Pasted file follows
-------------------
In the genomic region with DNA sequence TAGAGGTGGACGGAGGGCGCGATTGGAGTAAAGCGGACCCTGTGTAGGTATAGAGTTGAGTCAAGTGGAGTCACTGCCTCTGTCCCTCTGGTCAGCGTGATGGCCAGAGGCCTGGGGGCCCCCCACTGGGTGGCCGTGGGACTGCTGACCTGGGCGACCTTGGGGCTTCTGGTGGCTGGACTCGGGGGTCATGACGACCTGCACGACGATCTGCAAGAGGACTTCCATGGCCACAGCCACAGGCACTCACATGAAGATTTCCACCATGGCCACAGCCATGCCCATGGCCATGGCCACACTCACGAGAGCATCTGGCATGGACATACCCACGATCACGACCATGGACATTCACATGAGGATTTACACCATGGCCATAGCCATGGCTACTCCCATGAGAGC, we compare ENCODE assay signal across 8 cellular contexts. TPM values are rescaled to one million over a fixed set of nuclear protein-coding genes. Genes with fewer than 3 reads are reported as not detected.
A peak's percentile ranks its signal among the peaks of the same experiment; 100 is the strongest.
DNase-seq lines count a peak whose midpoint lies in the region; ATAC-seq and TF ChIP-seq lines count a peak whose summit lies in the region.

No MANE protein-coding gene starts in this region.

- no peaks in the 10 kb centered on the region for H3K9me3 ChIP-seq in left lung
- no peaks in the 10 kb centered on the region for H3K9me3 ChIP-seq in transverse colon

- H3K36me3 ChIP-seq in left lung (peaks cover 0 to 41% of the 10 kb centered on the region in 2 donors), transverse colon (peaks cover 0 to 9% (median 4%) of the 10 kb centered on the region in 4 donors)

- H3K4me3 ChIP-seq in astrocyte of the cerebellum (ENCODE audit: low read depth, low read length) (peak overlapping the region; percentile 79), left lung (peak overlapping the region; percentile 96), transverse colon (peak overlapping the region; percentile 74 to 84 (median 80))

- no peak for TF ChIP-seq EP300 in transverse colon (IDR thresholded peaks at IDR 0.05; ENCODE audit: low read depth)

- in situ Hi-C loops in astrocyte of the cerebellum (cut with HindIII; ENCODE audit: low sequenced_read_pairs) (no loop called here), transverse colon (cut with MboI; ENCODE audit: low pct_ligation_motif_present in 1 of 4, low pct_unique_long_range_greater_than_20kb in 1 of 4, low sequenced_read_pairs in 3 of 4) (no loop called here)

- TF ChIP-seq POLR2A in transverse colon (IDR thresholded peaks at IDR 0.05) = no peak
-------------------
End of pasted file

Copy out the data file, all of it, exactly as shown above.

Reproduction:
In the genomic region with DNA sequence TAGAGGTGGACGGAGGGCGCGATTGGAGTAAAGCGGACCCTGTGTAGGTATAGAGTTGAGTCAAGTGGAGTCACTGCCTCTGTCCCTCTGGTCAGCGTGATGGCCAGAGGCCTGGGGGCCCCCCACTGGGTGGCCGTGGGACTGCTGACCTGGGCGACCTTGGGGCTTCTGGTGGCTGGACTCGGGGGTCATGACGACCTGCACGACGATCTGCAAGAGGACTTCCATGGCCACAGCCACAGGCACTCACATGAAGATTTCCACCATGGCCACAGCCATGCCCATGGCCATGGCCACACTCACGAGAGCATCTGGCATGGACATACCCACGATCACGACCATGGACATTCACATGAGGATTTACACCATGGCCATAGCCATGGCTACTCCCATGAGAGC, we compare ENCODE assay signal across 8 cellular contexts. TPM values are rescaled to one million over a fixed set of nuclear protein-coding genes. Genes with fewer than 3 reads are reported as not detected.
A peak's percentile ranks its signal among the peaks of the same experiment; 100 is the strongest.
DNase-seq lines count a peak whose midpoint lies in the region; ATAC-seq and TF ChIP-seq lines count a peak whose summit lies in the region.

No MANE protein-coding gene starts in this region.

- no peaks in the 10 kb centered on the region for H3K9me3 ChIP-seq in left lung
- no peaks in the 10 kb centered on the region for H3K9me3 ChIP-seq in transverse colon

- H3K36me3 ChIP-seq in left lung (peaks cover 0 to 41% of the 10 kb centered on the region in 2 donors), transverse colon (peaks cover 0 to 9% (median 4%) of the 10 kb centered on the region in 4 donors)

- H3K4me3 ChIP-seq in astrocyte of the cerebellum (ENCODE audit: low read depth, low read length) (peak overlapping the region; percentile 79), left lung (peak overlapping the region; percentile 96), transverse colon (peak overlapping the region; percentile 74 to 84 (median 80))

- no peak for TF ChIP-seq EP300 in transverse colon (IDR thresholded peaks at IDR 0.05; ENCODE audit: low read depth)

- in situ Hi-C loops in astrocyte of the cerebellum (cut with HindIII; ENCODE audit: low sequenced_read_pairs) (no loop called here), transverse colon (cut with MboI; ENCODE audit: low pct_ligation_motif_present in 1 of 4, low pct_unique_long_range_greater_than_20kb in 1 of 4, low sequenced_read_pairs in 3 of 4) (no loop called here)

- TF ChIP-seq POLR2A in transverse colon (IDR thresholded peaks at IDR 0.05) = no peak